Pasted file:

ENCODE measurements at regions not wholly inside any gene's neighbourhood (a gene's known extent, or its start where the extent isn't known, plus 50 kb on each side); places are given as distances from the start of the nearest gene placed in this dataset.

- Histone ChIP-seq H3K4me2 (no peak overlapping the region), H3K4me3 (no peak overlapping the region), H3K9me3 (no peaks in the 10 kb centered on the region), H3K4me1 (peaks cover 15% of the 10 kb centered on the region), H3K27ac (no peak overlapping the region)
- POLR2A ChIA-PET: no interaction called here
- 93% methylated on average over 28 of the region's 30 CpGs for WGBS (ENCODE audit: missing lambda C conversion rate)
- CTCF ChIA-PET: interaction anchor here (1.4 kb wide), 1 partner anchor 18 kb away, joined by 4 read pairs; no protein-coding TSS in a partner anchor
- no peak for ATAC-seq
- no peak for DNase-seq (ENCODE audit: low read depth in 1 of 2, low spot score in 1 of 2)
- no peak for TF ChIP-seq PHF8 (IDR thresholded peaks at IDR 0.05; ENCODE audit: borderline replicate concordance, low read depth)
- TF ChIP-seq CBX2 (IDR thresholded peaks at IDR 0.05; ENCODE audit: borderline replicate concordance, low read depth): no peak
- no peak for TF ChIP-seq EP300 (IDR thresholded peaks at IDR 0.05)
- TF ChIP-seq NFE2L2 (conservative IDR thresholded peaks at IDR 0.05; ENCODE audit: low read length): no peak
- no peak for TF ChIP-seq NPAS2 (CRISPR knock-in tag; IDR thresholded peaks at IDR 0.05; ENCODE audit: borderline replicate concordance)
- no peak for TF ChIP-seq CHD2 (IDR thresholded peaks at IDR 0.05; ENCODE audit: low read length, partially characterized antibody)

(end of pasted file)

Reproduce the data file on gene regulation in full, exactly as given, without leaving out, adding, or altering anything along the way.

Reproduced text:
ENCODE measurements at regions not wholly inside any gene's neighbourhood (a gene's known extent, or its start where the extent isn't known, plus 50 kb on each side); places are given as distances from the start of the nearest gene placed in this dataset.

- Histone ChIP-seq H3K4me2 (no peak overlapping the region), H3K4me3 (no peak overlapping the region), H3K9me3 (no peaks in the 10 kb centered on the region), H3K4me1 (peaks cover 15% of the 10 kb centered on the region), H3K27ac (no peak overlapping the region)
- POLR2A ChIA-PET: no interaction called here
- 93% methylated on average over 28 of the region's 30 CpGs for WGBS (ENCODE audit: missing lambda C conversion rate)
- CTCF ChIA-PET: interaction anchor here (1.4 kb wide), 1 partner anchor 18 kb away, joined by 4 read pairs; no protein-coding TSS in a partner anchor
- no peak for ATAC-seq
- no peak for DNase-seq (ENCODE audit: low read depth in 1 of 2, low spot score in 1 of 2)
- no peak for TF ChIP-seq PHF8 (IDR thresholded peaks at IDR 0.05; ENCODE audit: borderline replicate concordance, low read depth)
- TF ChIP-seq CBX2 (IDR thresholded peaks at IDR 0.05; ENCODE audit: borderline replicate concordance, low read depth): no peak
- no peak for TF ChIP-seq EP300 (IDR thresholded peaks at IDR 0.05)
- TF ChIP-seq NFE2L2 (conservative IDR thresholded peaks at IDR 0.05; ENCODE audit: low read length): no peak
- no peak for TF ChIP-seq NPAS2 (CRISPR knock-in tag; IDR thresholded peaks at IDR 0.05; ENCODE audit: borderline replicate concordance)
- no peak for TF ChIP-seq CHD2 (IDR thresholded peaks at IDR 0.05; ENCODE audit: low read length, partially characterized antibody)